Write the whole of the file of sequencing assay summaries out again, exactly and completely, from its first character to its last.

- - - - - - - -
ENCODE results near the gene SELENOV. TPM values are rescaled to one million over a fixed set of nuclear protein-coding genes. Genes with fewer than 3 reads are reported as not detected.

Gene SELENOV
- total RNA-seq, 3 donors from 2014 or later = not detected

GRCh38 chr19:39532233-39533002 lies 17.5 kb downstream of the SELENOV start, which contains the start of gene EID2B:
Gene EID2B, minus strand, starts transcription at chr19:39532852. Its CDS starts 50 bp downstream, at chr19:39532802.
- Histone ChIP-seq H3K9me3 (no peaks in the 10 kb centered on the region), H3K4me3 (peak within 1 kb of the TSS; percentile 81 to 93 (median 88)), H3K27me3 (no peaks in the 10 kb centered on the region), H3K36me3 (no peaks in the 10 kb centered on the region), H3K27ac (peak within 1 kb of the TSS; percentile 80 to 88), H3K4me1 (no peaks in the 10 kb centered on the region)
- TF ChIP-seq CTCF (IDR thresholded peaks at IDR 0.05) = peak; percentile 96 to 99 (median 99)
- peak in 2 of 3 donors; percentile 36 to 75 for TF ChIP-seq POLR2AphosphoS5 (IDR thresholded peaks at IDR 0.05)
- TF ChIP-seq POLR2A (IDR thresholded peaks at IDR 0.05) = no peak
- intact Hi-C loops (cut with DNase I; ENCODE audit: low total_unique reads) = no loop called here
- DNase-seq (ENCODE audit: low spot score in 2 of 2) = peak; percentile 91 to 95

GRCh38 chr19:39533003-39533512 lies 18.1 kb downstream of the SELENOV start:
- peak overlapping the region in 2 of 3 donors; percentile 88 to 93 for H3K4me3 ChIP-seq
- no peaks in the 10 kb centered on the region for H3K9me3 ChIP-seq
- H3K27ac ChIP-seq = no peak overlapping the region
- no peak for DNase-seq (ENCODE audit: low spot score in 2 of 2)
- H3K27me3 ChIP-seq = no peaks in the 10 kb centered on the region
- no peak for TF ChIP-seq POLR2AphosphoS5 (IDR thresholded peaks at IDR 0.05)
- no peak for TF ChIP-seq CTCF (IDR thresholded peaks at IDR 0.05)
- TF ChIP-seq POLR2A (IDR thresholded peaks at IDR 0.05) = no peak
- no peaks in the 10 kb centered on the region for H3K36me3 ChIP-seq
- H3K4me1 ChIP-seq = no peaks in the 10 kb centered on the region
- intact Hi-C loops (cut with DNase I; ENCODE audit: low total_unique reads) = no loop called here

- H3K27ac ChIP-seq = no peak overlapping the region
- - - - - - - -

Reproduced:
ENCODE results near the gene SELENOV. TPM values are rescaled to one million over a fixed set of nuclear protein-coding genes. Genes with fewer than 3 reads are reported as not detected.

Gene SELENOV
- total RNA-seq, 3 donors from 2014 or later = not detected

GRCh38 chr19:39532233-39533002 lies 17.5 kb downstream of the SELENOV start, which contains the start of gene EID2B:
Gene EID2B, minus strand, starts transcription at chr19:39532852. Its CDS starts 50 bp downstream, at chr19:39532802.
- Histone ChIP-seq H3K9me3 (no peaks in the 10 kb centered on the region), H3K4me3 (peak within 1 kb of the TSS; percentile 81 to 93 (median 88)), H3K27me3 (no peaks in the 10 kb centered on the region), H3K36me3 (no peaks in the 10 kb centered on the region), H3K27ac (peak within 1 kb of the TSS; percentile 80 to 88), H3K4me1 (no peaks in the 10 kb centered on the region)
- TF ChIP-seq CTCF (IDR thresholded peaks at IDR 0.05) = peak; percentile 96 to 99 (median 99)
- peak in 2 of 3 donors; percentile 36 to 75 for TF ChIP-seq POLR2AphosphoS5 (IDR thresholded peaks at IDR 0.05)
- TF ChIP-seq POLR2A (IDR thresholded peaks at IDR 0.05) = no peak
- intact Hi-C loops (cut with DNase I; ENCODE audit: low total_unique reads) = no loop called here
- DNase-seq (ENCODE audit: low spot score in 2 of 2) = peak; percentile 91 to 95

GRCh38 chr19:39533003-39533512 lies 18.1 kb downstream of the SELENOV start:
- peak overlapping the region in 2 of 3 donors; percentile 88 to 93 for H3K4me3 ChIP-seq
- no peaks in the 10 kb centered on the region for H3K9me3 ChIP-seq
- H3K27ac ChIP-seq = no peak overlapping the region
- no peak for DNase-seq (ENCODE audit: low spot score in 2 of 2)
- H3K27me3 ChIP-seq = no peaks in the 10 kb centered on the region
- no peak for TF ChIP-seq POLR2AphosphoS5 (IDR thresholded peaks at IDR 0.05)
- no peak for TF ChIP-seq CTCF (IDR thresholded peaks at IDR 0.05)
- TF ChIP-seq POLR2A (IDR thresholded peaks at IDR 0.05) = no peak
- no peaks in the 10 kb centered on the region for H3K36me3 ChIP-seq
- H3K4me1 ChIP-seq = no peaks in the 10 kb centered on the region
- intact Hi-C loops (cut with DNase I; ENCODE audit: low total_unique reads) = no loop called here

- H3K27ac ChIP-seq = no peak overlapping the region